The photo stopped me in my tracks: Californians jogging, walking and cycling along a crowded bike path. Surely it must have been snapped weeks ago, before “social distancing” became a phrase on everyone’s lips? No: The photo was dated March 28, almost 10 days after California Gov. Gavin Newsom issued a “stay at home” order to combat the coronavirus pandemic in the state.

Experts have repeatedly assured us it’s safe to spend time outside — in fact it’s pretty much the only activity they have said is safe. Epidemiologists have even framed outdoor exercise as a healthy way to boost the immune system. Certainly, getting outside is essential for mental health — and there have been numerous studies linking time in nature to increased resilience and decreased stress.

But of course, going outside during a pandemic is safe only as long as you stay well away from other people. And since several other things the experts said have turned out to be falsely reassuring — masks wouldn’t help, coronavirus isn’t airborne, you only really have to stay home if you feel sick — it’s no wonder some of us are now wondering if it’s truly safe to take a stroll.

What if spending time outside is not as safe as we’ve been told? I feel like a chump for having believed expert reassurances before; it’s a mistake I don’t want to make again. But when experts disagree, it’s tough to know who to believe. And with some outdoor organizations urging people to avoid popular parks, even as epidemiologists continue to say going outside is safe, how are ordinary people supposed to make up our minds?

Scientific information on how far the virus can travel through the air, and how long it can stay airborne, doesn’t give a very clear answer. On Thursday, Dr. Harvey Fineberg of the National Academy of Sciences, Engineering and Medicine told the White House that, in fact, the virus can be spread just by breathing; the same day, U.S. Surgeon General Jerome Adams asked the Centers for Disease Control and Prevention to revisit its guidance on masks. And what about all the surfaces you might come into contact with en route to a park or trailhead, like elevators, doorknobs, gas pumps?

Then there’s the crowding occurring in many public open spaces — like that California bike path. Even in New York City, by far the hardest hit area in the U.S., recent photos show Manhattanites sharing Central Park benches in the April sunshine even as field hospital tents sprout up like mushrooms.

Officials have tried to limit crowds in public spaces to prevent people from getting too close to one another. Hudson Valley parks have tried to limit crowding by reducing parking lot capacity.

In the United Kingdom, after public parks and gardens were swamped with visitors, Prime Minister Boris Johnson asked people to limit themselves to one outdoor excursion per day. In Colorado, officials tried to reduce crowding at popular trailheads by asking people to go outdoors only in their own counties.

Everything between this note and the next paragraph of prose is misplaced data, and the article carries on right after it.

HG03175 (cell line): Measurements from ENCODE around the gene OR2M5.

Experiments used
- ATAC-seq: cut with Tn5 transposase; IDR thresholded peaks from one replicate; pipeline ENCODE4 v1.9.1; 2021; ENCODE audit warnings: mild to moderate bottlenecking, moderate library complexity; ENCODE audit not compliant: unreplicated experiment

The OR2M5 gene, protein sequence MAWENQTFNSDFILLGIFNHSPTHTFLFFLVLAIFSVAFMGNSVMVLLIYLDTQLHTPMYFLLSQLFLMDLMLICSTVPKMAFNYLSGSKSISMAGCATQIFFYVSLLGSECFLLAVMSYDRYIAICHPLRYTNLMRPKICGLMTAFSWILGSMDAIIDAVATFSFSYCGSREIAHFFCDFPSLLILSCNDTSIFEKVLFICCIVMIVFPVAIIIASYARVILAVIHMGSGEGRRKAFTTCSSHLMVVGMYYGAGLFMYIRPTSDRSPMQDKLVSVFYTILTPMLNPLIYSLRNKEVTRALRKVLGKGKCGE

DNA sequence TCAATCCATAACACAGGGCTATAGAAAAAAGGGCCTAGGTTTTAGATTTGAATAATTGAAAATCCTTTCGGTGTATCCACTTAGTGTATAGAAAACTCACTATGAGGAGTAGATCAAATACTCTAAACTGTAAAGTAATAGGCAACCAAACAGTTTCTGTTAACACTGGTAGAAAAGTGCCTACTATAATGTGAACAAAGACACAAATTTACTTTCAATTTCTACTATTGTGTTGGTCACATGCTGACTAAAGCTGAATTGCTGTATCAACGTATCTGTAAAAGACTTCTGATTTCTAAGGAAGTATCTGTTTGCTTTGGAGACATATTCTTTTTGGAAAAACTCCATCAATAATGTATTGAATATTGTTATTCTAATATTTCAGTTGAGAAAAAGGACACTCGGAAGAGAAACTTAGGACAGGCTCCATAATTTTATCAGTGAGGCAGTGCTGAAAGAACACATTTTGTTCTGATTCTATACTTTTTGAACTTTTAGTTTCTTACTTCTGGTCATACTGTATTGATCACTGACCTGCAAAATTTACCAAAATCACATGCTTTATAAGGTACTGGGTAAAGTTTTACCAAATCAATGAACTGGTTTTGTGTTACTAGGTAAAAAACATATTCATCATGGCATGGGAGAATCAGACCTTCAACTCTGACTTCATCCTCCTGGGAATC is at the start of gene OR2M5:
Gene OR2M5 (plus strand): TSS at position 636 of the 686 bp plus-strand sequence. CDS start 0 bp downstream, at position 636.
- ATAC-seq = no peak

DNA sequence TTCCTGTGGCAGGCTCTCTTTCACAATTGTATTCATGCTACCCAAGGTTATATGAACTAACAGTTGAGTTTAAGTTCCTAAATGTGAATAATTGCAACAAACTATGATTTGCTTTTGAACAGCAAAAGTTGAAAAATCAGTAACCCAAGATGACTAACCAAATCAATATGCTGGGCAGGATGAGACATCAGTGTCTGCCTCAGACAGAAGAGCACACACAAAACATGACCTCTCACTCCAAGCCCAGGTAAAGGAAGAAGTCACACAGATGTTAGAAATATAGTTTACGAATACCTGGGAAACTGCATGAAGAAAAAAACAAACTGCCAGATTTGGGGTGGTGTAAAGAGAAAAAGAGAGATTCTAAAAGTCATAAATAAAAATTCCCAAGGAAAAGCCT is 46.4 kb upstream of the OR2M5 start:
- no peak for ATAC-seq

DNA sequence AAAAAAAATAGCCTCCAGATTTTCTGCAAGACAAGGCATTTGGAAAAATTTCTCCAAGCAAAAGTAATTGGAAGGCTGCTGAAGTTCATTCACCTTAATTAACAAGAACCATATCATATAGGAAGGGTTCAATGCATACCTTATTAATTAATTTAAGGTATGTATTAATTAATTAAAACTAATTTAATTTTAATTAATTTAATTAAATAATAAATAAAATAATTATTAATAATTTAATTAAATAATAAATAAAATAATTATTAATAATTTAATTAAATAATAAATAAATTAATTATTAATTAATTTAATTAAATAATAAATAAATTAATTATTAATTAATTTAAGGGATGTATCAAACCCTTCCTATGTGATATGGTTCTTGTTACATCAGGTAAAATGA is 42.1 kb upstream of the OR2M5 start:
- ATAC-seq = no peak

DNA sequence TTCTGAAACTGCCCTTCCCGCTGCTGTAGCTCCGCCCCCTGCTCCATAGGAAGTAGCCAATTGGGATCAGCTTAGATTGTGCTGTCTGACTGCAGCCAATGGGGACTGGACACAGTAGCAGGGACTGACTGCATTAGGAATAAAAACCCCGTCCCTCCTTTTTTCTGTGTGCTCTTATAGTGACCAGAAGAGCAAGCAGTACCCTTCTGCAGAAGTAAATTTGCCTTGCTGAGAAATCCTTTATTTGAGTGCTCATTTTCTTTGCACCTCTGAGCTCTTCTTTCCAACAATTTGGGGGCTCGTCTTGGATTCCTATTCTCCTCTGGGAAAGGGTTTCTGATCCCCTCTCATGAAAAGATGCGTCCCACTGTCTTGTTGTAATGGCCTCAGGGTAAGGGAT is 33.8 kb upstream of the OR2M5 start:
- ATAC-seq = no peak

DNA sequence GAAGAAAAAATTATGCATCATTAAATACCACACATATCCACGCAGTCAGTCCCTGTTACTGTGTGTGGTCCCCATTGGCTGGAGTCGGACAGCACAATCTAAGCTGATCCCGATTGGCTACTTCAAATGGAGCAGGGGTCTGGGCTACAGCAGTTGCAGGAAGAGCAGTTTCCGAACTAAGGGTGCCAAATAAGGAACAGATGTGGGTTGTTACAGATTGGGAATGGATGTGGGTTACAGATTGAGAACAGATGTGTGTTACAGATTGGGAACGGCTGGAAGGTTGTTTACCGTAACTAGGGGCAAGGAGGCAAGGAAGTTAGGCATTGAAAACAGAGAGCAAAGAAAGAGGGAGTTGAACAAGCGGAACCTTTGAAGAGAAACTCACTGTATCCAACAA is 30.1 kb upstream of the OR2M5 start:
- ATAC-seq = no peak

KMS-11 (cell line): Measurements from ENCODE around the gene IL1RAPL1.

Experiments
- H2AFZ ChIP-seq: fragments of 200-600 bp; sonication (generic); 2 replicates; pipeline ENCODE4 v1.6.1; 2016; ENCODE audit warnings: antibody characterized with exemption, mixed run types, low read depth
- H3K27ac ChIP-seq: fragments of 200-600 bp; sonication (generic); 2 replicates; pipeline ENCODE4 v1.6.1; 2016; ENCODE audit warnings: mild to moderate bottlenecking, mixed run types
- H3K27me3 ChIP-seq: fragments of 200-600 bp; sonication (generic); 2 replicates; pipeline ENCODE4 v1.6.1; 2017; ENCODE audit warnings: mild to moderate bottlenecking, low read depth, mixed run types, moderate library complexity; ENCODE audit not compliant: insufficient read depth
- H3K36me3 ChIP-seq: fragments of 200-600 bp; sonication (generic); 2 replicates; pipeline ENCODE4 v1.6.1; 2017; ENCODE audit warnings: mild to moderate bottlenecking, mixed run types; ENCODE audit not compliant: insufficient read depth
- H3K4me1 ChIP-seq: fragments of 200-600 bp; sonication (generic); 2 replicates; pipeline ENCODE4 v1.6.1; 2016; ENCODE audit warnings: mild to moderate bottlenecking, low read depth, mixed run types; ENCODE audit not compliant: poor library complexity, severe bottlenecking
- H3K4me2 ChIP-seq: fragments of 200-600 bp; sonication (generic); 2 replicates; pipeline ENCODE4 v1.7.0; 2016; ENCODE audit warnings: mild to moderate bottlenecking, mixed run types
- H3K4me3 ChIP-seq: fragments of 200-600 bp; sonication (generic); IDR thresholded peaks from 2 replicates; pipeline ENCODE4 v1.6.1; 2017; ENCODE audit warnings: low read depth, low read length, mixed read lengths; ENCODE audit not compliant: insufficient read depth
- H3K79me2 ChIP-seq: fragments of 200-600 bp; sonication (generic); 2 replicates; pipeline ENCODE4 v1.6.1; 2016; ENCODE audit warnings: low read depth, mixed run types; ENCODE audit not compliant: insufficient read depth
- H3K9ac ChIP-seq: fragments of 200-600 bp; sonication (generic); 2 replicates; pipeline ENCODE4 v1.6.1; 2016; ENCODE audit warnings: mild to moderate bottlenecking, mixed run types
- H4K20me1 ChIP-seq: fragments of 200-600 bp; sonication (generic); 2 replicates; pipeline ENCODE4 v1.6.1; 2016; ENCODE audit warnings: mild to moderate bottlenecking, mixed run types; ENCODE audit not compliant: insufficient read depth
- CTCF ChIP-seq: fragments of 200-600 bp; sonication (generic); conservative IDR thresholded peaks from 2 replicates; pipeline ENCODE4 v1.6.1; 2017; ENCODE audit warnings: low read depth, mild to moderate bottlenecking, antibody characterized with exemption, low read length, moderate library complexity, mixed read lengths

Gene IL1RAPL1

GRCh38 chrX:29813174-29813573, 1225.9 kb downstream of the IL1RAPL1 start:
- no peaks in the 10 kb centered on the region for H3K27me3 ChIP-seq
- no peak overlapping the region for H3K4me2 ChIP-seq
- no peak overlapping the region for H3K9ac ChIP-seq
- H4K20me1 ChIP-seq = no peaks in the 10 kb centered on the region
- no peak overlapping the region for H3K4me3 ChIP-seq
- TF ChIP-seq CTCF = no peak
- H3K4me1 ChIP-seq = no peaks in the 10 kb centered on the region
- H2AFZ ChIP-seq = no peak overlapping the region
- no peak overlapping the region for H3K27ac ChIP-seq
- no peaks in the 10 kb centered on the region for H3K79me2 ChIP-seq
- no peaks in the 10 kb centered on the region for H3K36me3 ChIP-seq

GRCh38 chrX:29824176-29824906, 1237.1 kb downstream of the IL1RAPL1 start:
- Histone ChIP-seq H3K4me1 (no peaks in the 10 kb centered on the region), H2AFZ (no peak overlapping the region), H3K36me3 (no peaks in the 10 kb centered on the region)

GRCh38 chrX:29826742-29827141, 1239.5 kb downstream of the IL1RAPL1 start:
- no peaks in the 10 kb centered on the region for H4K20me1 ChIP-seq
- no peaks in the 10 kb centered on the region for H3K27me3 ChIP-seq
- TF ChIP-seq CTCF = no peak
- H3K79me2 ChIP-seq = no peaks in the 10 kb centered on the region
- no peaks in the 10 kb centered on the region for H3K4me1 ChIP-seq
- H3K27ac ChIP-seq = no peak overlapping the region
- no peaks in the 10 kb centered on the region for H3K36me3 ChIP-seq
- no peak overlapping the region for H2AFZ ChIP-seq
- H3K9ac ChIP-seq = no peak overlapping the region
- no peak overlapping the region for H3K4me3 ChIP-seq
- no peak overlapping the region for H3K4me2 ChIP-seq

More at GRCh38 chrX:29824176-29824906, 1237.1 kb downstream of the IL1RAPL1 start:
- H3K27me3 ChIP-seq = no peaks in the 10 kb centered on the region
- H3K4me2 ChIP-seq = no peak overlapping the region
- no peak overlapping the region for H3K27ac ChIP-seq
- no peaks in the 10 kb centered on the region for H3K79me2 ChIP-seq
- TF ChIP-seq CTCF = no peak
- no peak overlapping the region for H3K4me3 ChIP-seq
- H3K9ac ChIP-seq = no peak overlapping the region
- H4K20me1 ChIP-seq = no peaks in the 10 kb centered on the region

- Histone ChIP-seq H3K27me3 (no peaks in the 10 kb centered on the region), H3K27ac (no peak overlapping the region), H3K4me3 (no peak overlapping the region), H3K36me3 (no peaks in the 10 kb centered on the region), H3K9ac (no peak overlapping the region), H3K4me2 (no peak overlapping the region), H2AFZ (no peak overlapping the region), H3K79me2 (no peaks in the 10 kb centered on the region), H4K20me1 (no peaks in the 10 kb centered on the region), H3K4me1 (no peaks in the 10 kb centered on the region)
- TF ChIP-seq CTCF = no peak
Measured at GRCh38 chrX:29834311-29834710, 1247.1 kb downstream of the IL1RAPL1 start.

It isn’t clear that these measures have worked. On Wednesday, New York Gov.Andrew Cuomo finally announced that New York City would close its playgrounds — but leave parks open. He encouraged New Yorkers to keep going outside — while maintaining a two-meter distance from each other. “Use the open space in a park, walk around, get some sun, great,” he said. “No density, no basketball games, no close contact.”

And yet some don’t think going outside is wise right now. Writing in the Atlantic, Deborah Copaken details how she started feeling sick March 18 during a bike ride in New York City; after 10 minutes, she had to turn around and go home. When she called a doctor, the doctor immediately diagnosed her cough as a “COVID cough” and was incredulous that she’d been cycling “with viral load everywhere.” When Copaken protested that she thought experts had said going outside to exercise was safe, the doctor flatly contradicted her. “Not in New York. Not right now.”

In March, New York State Parks and the state’s Department of Environmental Conservation issued a joint statement announcing a number of changes to make their facilities safer, but also recommended that New Yorkers over 70, or those with compromised immune systems, not go outside — unless it was in their own backyard or another “personal outdoor space.”

Meanwhile, reports from across the country describe parks as overrun, with cars “spilling out of trailhead parking lots.” In Colorado, California and Washington, many parks have closed. Officials in the Adirondacks have begged would-be visitors to stay away. State officials in New York urge people using outdoor spaces to “stay local and keep visits short.”

The debate over exactly what kind of outdoor recreation might continue to spread the virus has ripped through the usually amiable hiking community. Once-placid message boards formed to share summit selfies and trail conditions now host vicious arguments over whether to obey the requests from outdoor organizations and search-and-rescue teams to “hike low, slow, solo and local.”

Green space can be a great calmer. And top experts and officials keep saying it’s safe to visit parks and green spaces.

If only so many other people didn’t want to be outside, too.

Sarah Green Carmichael is an editor with Bloomberg Opinion. She was previously managing editor of ideas and commentary at Barron’s, and an executive editor at Harvard Business Review.

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